US Catholic bishops rebuke Donald Trump on closure of unaccompanied child migrants programme

US Catholic bishops are speaking out against Donald Trump's closure of a migration scheme for children crossing the southern border after fleeing violence.

The Central American Minors programme was set up under Barack Obama's administration and allows parents already living in the US to request a temporary two-year stay for their children.


On the same day Pope Francis urged world leaders to prioritise refugees' welfare over security interests, the US bishops criticised Trump's decision to end the programme saying he had 'unnecessarily chosen to cut off proven and safe alternatives to irregular and dangerous migration'.

In a statement Bishop Joe S. Vasquez of Austin, Texas, chair of the US Conference of Catholic Bishops' Committee on Migration, said: 'We supported the CAM program, which included both refugee and parole options, precisely because it provided a legal and organized way for children to migrate to the United States and reunify with families.'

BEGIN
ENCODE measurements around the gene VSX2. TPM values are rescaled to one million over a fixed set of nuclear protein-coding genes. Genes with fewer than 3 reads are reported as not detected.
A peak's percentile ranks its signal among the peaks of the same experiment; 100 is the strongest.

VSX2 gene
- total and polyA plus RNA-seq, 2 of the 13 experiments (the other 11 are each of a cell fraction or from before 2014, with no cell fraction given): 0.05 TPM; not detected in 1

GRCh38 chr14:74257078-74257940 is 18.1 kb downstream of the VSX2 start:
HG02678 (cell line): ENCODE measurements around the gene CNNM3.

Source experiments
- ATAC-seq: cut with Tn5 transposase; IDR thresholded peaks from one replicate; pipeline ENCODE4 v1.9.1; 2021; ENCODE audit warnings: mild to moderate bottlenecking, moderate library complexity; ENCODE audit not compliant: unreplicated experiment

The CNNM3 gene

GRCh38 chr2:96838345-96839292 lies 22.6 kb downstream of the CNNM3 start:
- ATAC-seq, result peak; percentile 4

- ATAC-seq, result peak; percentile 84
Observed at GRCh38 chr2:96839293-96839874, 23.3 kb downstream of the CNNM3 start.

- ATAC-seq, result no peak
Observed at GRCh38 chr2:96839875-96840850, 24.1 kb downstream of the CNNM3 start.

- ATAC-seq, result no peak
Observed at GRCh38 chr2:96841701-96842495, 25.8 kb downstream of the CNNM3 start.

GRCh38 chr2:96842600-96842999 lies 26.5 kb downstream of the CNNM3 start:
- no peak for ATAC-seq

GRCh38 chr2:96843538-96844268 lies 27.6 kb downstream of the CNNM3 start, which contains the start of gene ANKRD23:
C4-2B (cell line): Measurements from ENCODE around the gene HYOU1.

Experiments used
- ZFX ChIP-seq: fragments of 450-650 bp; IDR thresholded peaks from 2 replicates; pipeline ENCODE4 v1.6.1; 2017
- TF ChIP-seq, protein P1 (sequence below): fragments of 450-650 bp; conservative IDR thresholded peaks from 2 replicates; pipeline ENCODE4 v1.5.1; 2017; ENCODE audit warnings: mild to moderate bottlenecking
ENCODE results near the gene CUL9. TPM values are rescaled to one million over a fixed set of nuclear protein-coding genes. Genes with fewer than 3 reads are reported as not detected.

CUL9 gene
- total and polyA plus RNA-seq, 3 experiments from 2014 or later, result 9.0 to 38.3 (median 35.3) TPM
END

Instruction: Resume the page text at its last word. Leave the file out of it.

He added: 'Terminating the parole program will neither promote safety for these children nor help our government regulate migration.'

It comes as Pope Francis released a 20-point plan tellingpoliticians migrants personal safety and dignity should be prioritised over national security and, 'for the sake of the fundamental dignity of every human person, we must strive to find alternative solutions to detention for those who enter a country without authorisation'.

The CAM program was open to migrants from El Salvador, Guatemala, and Honduras to try to control the numbers of unaccompanied children into the United States escaping violence.

'We know that children must be protected. They must be given the ability to remain in their home countries and find opportunities, but they must also be able to leave and migrate safely to find protection when there are no alternatives,' the bishop went on. 'The CAM parole program offered part of that solution - a legal way to migrate for the most vulnerable of children.'